10 Business Books that Have Changed the Way I Run My Group Practice | GP 30

10 Business Books that Have Changed the Way I Run My Group Practice | GP 30

Are you looking for tried and tested business advice? What are some best-selling tips and tricks for running a group practice? How can you increase your knowledge about the business aspect of group private practice?

In this podcast episode, Alison Pidgeon talks about 10 business books that have changed how she runs her group practice.

In This Podcast

Summary

  1. The Best Place to Work: The Art and Science of Creating an Extraordinary Workplace by Ron Freidman, PhD
  2. Playing Big: The Unsexy Truth About How To Succeed In Business by Kim Flynn
  3. The Ideal Team Player: How to Recognize and Cultivate The Three Essential Virtues by Patrick Lencioni
  4. You Are A Badass At Making Money: Master the Mindset of Wealth by Jen Sincero
  5. The 4-Hour Work Week: Escape The 9-5, Live Anywhere and Join the New Rich by Timothy Ferriss
  6. Clockwork: Design Your Business to Run Itself by Mike Michalowicz
  7. Jab, Jab, Jab, Right Hook: How to Tell Your Story in a Noisy Social World by Gary Vaynerchuk
  8. Everything is Figureoutable by Marie Forleo
  9. Purple Cow: Transform Your Business by Being Remarkable by Seth Godin
  10. The Long-Distance Leader: Rules for Remarkable Remote Leadership by Kevin Eikenberry and Wayne Turmel

The Best Place to Work: The Art and Science of Creating an Extraordinary Workplace by Ron Freidman, PhD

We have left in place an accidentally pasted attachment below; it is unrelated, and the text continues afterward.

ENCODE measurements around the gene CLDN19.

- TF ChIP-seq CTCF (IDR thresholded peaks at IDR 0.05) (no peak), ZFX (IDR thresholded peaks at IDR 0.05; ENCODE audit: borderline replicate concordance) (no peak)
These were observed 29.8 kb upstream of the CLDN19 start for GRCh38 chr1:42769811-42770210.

This book is all about how to create a workplace where your staff want to stay and are happy to work. Dr. Friedman discusses the things that contribute to good work culture, such as smaller, more frequent rewards throughout the year as opposed to the typical Christmas bonus or a similar large once-off reward.

Playing Big: The Unsexy Truth About How To Succeed In Business by Kim Flynn

Kim Flynn writes about how you, as a business owner, can work with your employees and set good boundaries with them. Chapter 10 lays out seven questions for you to do with your staff in meetings, which I used to do every month before bringing my managers on board. These questions encourage feedback and constructive criticism for both you as the boss and your employees, as well as making it possible to talk about smaller issues before they develop into big issues. Take about 30 minutes in your next staff meeting to ask your employees these questions:

  1. What is working for you (the employee)?
  2. What is working for me (the boss)?
  3. What is not working for you?
  4. What do you think we can do to fix that?
  5. What is not working for me?
  6. What is your goal for this month?
  7. What is one thing I can do to manage you better?

The Ideal Team Player: How to Recognize and Cultivate The Three Essential Virtues by Patrick Lencioni

In this book, which reads almost like a novel instead of a typical business guidance book, the author gives advice on how to hire the right people for your business or “team” by finding those who are humble, hungry, and smart – the three essential virtues referred to in the secondary title: